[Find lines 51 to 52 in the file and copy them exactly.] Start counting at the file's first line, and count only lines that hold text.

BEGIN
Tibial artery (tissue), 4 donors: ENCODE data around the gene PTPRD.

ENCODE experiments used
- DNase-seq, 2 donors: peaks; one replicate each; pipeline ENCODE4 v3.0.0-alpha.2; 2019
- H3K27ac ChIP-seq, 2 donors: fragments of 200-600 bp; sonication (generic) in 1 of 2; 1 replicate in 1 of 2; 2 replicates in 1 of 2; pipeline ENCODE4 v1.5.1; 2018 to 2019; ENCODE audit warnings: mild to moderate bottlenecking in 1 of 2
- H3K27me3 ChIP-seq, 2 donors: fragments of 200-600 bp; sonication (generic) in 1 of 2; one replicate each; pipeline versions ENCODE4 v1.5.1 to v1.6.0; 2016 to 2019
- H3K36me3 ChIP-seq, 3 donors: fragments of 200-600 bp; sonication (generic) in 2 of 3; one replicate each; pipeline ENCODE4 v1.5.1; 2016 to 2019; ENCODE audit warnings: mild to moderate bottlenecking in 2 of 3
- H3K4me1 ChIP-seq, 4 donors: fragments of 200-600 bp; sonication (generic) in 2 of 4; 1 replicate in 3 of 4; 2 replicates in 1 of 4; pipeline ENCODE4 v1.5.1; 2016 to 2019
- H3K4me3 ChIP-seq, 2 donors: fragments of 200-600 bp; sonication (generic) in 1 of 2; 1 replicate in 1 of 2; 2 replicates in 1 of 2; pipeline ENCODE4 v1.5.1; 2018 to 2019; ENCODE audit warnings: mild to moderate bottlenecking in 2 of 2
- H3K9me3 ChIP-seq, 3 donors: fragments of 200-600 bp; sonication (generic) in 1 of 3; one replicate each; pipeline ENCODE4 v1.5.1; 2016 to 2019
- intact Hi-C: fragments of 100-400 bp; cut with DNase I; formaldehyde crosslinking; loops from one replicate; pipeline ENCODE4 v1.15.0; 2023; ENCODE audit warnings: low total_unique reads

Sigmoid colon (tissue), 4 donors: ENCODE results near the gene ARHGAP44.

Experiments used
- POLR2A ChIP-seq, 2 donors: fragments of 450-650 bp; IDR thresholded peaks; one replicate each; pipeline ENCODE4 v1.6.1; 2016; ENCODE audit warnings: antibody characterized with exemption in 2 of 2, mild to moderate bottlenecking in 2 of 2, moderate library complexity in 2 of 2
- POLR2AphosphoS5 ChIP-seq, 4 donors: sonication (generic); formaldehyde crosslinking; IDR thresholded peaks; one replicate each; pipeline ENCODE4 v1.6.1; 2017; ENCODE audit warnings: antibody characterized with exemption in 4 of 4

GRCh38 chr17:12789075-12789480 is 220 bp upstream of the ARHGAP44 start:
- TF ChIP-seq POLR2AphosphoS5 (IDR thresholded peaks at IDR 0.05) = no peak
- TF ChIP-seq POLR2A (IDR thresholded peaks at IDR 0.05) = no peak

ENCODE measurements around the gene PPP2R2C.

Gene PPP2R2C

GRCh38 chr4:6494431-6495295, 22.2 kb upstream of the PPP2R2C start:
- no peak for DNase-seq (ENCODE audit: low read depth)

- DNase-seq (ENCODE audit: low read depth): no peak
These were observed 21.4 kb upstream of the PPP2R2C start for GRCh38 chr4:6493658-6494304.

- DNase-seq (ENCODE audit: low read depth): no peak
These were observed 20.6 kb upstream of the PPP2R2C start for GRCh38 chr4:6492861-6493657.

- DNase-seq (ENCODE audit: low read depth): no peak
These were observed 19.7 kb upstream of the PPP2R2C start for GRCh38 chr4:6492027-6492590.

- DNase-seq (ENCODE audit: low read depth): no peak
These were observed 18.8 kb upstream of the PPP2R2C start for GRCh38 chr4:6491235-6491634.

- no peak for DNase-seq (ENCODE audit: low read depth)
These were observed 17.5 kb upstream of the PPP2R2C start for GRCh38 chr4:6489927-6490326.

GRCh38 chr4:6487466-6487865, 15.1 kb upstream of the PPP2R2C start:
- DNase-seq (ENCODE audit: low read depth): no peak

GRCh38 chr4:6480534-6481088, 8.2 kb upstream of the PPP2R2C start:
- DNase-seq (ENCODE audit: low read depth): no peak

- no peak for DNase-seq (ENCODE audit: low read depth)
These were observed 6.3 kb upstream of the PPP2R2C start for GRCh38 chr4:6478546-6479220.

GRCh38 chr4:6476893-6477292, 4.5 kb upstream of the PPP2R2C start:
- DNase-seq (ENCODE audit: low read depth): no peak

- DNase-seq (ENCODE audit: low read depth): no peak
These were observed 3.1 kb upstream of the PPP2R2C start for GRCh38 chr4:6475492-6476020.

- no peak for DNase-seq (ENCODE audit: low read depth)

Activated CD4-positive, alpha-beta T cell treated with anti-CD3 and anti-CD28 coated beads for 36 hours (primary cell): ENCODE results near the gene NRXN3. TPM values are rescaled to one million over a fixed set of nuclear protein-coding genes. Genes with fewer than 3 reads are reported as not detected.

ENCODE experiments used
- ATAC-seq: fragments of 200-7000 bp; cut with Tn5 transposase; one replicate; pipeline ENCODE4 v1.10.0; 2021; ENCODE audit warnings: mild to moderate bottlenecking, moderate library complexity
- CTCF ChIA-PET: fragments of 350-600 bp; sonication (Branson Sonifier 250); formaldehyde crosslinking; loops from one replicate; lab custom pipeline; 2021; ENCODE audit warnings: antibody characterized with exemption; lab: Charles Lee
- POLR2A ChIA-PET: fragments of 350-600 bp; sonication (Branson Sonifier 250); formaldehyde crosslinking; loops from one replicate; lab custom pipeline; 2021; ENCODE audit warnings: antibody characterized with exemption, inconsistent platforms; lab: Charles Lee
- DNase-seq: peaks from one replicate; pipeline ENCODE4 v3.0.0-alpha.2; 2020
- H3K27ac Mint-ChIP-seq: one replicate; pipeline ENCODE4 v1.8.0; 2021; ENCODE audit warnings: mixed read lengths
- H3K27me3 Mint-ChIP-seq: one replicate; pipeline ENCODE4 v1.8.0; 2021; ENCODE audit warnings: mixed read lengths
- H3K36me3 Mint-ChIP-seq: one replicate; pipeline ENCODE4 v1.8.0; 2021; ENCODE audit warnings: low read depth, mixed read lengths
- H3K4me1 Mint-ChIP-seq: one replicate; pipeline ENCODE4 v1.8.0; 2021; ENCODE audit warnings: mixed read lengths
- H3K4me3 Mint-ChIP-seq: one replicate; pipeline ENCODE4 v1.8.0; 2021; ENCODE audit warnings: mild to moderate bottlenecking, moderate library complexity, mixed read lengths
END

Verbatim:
- H3K36me3 Mint-ChIP-seq: one replicate; pipeline ENCODE4 v1.8.0; 2021; ENCODE audit warnings: low read depth, mixed read lengths
- H3K4me1 Mint-ChIP-seq: one replicate; pipeline ENCODE4 v1.8.0; 2021; ENCODE audit warnings: mixed read lengths